Monday, December 17, 2012
Man's Search for Meaning by Viktor Frankl
Psychiatrist Viktor Frankl's memoir has riveted generations of readers with its descriptions of life in Nazi death camps and its lessons for spiritual survival. Between 1942 and 1945 Frankl labored in four different camps, including Auschwitz, while his parents, brother, and pregnant wife perished. Based on his own experience and the experiences of those he treated in his practice, Frankl argues that we cannot avoid suffering but we can choose how to cope with it, find meaning in it, and move forward with renewed purpose. Frankl's theory—known as logotherapy, from the Greek word logos ("meaning")—holds that our primary drive in life is not pleasure, as Freud maintained, but the discovery and pursuit of what we personally find meaningful.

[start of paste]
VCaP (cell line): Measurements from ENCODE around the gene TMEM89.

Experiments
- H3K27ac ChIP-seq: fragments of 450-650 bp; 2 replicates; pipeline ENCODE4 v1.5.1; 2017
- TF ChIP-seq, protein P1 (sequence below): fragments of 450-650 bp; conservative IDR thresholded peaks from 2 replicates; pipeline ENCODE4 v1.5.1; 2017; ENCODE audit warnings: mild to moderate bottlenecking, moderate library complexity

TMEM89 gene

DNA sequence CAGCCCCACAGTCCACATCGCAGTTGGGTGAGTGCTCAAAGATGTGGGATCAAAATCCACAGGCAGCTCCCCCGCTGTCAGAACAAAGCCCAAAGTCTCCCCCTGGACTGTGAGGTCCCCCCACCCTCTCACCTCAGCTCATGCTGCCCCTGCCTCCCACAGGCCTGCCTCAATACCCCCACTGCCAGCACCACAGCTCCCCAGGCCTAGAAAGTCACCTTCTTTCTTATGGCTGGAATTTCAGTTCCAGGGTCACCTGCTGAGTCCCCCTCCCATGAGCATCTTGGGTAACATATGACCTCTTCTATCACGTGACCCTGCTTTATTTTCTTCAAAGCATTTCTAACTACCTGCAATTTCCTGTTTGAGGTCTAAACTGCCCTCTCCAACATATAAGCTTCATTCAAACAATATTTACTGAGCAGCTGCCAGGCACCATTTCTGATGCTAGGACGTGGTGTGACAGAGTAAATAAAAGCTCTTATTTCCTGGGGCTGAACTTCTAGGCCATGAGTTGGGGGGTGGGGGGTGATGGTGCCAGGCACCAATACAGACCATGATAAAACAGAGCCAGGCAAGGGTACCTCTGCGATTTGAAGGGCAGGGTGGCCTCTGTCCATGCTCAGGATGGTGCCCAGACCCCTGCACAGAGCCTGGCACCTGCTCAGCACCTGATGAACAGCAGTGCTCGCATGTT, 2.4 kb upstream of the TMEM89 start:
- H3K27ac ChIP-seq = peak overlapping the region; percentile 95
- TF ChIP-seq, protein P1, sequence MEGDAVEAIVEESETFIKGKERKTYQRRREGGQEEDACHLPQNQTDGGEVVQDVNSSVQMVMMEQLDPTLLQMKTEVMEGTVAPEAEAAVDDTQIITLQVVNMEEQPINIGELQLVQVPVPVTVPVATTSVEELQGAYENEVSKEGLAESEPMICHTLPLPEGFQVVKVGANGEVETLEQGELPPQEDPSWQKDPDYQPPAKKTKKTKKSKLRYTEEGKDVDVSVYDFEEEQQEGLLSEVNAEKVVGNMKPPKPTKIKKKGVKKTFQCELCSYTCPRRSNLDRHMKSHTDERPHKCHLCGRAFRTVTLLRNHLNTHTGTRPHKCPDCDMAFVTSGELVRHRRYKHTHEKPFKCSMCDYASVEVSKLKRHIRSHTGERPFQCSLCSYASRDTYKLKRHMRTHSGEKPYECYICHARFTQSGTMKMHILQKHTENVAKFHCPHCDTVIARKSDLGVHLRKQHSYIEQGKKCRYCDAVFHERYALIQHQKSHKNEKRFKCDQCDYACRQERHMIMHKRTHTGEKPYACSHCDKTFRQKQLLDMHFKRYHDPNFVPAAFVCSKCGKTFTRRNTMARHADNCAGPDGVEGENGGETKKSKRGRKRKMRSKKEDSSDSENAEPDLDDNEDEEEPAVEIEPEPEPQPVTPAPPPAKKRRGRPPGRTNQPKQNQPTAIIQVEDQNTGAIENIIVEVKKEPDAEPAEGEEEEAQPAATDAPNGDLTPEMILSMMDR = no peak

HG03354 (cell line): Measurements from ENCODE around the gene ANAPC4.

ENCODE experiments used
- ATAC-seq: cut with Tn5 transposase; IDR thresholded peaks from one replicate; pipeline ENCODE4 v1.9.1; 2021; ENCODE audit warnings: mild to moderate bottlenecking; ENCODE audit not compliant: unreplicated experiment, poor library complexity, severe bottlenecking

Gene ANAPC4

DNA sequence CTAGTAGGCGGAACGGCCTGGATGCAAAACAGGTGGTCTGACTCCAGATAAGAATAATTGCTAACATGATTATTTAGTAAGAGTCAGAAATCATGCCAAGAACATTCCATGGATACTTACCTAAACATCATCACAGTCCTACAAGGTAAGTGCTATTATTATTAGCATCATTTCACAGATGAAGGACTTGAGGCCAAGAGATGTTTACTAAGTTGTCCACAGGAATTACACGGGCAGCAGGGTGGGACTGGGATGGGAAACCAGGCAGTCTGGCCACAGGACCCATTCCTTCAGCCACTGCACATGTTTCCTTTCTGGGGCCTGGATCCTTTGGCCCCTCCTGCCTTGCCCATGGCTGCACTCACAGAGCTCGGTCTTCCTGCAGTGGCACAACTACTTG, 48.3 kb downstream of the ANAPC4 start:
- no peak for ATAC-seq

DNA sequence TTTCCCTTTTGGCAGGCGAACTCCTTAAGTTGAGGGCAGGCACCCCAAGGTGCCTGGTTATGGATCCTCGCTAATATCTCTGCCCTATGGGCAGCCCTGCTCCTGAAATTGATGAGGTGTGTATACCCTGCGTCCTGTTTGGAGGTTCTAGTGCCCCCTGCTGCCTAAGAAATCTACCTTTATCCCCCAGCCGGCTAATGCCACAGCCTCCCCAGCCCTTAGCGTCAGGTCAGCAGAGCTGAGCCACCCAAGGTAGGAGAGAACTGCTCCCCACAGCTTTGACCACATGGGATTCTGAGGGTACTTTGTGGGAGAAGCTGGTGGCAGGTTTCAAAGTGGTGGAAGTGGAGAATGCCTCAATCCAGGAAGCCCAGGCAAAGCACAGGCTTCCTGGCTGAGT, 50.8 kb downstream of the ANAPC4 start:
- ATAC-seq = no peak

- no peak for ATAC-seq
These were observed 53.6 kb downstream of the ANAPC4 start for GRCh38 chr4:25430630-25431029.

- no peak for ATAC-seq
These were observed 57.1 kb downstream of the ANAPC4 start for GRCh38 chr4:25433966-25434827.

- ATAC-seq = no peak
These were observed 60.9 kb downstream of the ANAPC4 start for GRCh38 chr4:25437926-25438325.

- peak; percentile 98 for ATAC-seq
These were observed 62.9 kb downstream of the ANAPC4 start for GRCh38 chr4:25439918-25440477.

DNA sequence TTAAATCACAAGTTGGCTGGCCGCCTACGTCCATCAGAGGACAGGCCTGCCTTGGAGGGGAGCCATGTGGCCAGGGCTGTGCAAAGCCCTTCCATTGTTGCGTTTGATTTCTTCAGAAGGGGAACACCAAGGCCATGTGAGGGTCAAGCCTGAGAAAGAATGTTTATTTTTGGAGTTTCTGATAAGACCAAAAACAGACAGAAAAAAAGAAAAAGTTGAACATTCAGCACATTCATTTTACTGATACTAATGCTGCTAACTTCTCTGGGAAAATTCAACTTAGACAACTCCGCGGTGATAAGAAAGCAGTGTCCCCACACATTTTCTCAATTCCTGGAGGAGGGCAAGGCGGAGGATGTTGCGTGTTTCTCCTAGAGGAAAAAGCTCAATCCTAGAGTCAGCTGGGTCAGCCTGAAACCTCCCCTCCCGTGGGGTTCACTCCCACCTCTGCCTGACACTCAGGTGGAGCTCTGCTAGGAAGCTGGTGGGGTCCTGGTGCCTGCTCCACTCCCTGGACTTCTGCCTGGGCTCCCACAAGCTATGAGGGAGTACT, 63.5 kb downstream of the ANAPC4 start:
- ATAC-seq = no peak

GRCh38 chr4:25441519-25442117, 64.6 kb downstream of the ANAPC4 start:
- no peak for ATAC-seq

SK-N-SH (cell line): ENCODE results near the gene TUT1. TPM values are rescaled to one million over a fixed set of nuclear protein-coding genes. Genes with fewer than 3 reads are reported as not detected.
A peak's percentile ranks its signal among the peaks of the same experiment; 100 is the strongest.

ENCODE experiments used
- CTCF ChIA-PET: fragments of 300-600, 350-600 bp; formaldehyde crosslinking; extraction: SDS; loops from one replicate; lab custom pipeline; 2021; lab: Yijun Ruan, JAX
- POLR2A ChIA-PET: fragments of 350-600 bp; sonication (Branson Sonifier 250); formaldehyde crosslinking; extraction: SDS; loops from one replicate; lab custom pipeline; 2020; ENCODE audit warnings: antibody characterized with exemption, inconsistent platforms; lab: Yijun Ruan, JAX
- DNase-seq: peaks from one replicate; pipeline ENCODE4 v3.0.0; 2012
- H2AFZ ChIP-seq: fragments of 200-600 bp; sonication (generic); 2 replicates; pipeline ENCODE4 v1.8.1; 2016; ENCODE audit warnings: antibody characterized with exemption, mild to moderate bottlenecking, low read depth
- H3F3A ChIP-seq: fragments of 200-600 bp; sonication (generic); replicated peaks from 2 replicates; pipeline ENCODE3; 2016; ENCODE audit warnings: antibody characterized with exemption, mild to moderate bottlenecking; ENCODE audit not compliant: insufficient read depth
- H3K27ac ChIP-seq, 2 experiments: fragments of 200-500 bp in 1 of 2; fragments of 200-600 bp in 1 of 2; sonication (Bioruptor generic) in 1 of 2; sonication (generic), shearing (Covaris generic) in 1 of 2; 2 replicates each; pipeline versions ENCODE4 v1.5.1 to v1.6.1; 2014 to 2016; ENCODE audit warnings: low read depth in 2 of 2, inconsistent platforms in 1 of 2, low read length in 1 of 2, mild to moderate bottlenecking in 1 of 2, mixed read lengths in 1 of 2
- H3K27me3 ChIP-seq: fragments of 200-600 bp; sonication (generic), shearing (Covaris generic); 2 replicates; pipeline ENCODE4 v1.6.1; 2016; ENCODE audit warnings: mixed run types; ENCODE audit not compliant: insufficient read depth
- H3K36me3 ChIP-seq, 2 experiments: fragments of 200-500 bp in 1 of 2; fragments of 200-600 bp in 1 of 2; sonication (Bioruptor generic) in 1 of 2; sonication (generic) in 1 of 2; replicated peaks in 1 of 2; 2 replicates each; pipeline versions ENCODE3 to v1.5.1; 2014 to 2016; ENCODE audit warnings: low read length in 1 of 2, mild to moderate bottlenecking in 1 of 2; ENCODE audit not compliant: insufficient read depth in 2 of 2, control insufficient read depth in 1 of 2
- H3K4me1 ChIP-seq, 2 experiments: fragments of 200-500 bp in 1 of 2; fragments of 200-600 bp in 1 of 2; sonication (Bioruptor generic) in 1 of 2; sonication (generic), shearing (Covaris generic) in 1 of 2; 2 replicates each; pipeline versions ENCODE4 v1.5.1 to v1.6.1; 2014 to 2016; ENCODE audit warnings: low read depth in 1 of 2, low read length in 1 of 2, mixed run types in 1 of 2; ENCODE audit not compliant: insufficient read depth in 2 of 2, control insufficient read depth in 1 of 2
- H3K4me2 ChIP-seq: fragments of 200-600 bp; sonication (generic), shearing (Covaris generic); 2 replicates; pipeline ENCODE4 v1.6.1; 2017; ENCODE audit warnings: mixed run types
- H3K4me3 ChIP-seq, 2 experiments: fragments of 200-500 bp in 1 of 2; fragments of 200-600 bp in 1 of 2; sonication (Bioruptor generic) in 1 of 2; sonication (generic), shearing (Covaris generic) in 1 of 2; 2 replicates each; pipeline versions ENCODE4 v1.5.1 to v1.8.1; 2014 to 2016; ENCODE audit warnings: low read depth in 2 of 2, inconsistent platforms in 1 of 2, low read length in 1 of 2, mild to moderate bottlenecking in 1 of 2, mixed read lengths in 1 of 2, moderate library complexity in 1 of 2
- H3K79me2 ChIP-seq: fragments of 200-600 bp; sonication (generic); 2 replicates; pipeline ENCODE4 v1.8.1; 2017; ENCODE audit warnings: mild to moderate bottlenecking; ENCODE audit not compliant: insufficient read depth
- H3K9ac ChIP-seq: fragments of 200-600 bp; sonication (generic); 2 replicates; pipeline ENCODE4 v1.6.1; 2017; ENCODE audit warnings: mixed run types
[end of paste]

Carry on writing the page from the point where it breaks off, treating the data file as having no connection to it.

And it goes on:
At the time of Frankl's death in 1997, Man's Search for Meaning had sold more than 10 million copies in twenty-four languages. A 1991 reader survey by the Library of Congress and the Book-of-the-Month Club that asked readers to name a "book that made a difference in your life" found Man's Search for Meaning among the ten most influential books in America.
To find a discussion guide for this book in the NoveList Plus database, go to the Library's website, click on Novelist in the Reader's Cafe under "Book Finders." Click on "Book Discussion Guides" in the right sidebar on NoveList's home page. Then, either enter the title in the Search box or search for the title alphabetically. (You will need your Salt Lake County Library card number to access this resource outside a county library.)